This practiced custom has served me well.
I’ve been thinking. When the habit of attending church becomes customary to us, we are ready to live, worship and praise.
We are enabled to love and be loved, and to listen and share His word within the congregation of Christ on Sunday mornings.
… not burdened with a weekly decision.
This custom serves us well.
When we make a decision to be in a study group with other Christians, on Sunday morning or another time during the week, we place ourselves in a position to grow.
The opportunity to incorporate the meaning of His Word into
our lives may become our custom.
Jesus gave us the example by His own life. “He went to the synagogue, as was His custom”….
Are your customs serving you well?
Are your customs serving Him well?
The answers may save your life.
Lord, teach us your ways. Shine your light on us. Help us to develop customs that will allow us to be used by you in your ministries..Amen
(Note: My “infant” nephew is now 67 years of age..enjoying retirement and a happy life.)
Back to the days of raising a family. We were enjoying summers at home. This article was written for the Houghton Lake Resorter, the weekly newspaper in my home town. The time was the early sixties. My boys were 13, 11, and 7. Dad was working at his Ace Hardware seven days a week. I was a stay at home Mom.The editor’s instructions were: “Write about any subject you choose”. Readers were invited to send recipes which were printed at the end of my column.
LET’S EAT OUTDOORS TONIGHT!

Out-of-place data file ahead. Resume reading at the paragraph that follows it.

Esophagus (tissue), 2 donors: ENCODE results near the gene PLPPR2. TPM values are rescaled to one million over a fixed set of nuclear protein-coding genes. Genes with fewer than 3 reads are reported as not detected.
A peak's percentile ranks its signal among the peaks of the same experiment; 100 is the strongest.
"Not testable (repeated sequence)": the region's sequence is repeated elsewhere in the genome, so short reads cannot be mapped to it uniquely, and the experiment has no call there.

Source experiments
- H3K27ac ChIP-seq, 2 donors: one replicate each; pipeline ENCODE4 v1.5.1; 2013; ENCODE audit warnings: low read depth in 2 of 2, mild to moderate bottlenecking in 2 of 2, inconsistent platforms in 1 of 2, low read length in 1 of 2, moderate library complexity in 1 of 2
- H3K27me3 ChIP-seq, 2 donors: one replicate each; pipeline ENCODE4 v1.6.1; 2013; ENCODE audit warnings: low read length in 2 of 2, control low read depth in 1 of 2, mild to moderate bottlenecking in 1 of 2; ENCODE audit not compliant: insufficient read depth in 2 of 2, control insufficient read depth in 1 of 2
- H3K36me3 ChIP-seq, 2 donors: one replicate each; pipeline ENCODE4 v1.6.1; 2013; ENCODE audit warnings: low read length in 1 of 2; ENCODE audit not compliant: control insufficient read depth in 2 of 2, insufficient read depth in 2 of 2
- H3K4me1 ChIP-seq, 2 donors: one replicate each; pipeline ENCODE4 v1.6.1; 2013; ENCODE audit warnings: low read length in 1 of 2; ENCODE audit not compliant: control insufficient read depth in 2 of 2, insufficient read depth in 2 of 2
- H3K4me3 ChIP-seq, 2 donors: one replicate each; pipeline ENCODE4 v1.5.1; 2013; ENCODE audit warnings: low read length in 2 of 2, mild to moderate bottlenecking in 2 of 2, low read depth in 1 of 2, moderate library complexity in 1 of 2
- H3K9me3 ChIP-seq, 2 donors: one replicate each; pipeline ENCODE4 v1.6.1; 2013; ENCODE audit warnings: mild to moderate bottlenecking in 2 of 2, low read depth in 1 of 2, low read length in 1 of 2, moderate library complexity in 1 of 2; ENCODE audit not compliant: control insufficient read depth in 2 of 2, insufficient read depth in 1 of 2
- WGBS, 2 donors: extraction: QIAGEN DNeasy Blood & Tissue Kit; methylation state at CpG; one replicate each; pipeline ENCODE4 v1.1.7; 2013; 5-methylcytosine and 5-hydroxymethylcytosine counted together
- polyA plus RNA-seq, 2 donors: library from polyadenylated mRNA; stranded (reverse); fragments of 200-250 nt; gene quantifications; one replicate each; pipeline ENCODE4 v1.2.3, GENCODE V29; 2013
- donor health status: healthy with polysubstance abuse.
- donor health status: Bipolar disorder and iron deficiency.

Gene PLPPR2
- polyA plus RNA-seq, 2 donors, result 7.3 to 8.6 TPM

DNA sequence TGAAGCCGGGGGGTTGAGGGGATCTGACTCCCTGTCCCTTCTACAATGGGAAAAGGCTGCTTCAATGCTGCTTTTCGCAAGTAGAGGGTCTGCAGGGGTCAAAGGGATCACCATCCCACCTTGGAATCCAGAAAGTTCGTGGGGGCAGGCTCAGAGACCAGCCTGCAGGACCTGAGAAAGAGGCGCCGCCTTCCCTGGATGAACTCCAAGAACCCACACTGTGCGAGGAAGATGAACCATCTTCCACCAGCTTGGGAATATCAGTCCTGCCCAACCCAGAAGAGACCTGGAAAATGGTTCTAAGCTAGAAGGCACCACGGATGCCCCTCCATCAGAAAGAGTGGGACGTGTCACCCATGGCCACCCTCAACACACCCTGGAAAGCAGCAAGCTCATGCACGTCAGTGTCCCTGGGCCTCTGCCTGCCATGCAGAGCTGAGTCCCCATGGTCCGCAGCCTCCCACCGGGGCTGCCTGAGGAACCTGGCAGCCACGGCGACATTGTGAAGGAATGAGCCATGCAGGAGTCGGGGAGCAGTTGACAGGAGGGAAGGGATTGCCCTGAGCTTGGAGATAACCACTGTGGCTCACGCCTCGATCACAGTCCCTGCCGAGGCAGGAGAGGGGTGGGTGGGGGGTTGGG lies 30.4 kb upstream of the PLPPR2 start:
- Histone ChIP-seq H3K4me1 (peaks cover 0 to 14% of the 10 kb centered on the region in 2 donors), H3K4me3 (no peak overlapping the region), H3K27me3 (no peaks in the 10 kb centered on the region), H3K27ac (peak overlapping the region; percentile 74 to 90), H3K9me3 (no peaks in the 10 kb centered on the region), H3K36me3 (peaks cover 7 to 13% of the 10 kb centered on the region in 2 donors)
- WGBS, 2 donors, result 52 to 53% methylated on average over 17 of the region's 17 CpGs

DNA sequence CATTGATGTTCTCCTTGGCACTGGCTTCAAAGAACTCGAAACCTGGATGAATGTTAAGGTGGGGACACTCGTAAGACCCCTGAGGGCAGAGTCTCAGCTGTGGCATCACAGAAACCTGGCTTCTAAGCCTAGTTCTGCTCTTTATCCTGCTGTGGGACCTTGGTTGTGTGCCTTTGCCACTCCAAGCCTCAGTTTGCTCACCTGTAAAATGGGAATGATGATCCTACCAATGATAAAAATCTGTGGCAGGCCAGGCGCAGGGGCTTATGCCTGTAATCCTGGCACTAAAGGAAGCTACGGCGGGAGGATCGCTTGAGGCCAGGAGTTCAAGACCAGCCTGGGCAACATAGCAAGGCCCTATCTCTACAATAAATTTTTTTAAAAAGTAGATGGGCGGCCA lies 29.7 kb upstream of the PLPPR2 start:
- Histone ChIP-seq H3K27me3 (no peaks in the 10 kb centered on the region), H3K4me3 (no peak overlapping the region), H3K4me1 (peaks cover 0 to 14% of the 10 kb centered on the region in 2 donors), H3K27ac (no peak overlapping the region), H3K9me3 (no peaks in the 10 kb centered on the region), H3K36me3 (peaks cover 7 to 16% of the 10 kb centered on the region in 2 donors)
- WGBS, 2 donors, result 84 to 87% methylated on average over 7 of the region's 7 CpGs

Here we are in the midst of the “let’s eat outdoors” season, and it’s a hearty and appetizing family time
for all ages.
Just mention grilled steaks and you’ll find Dad with eyes aglow and seasoning in hand
preparing to take over at least this one chore from Mom.
For him, the grill must be at a precise measure above the coals.
The steak must be of proper quality and thickness.
No one is allowed to infringe on Dad’s outdoor culinary domain. The man who enjoys this natural cooking is quite adept at presenting a pleasing and palatable taste treat for family and friends.
Cooking outside is relaxing, a fanciful comparison to his usual workday routine.
The approach is precise and scientific. Dad’s in command.
Let’s not overlook the fact that Mom also enjoys Dad’s taking over
in the grilling department.
The kids are wild about grassy carpets that lap up spilled milk. There’s a noticeable lack of such parental reminders as “don’t slouch” and “don’t talk so much” and “for heaven’s sake haven’t you eaten enough?”
Outdoor eating is fun time and the entire family welcomes the change of routine along with the cooling breezes after a warm day engaged in summertime tasks.
June, July and August are the months when hot dogs, hamburgers and potato salad become household words. Fried chicken, ham and iced tea are old standbys that we’ve come to love and enjoy.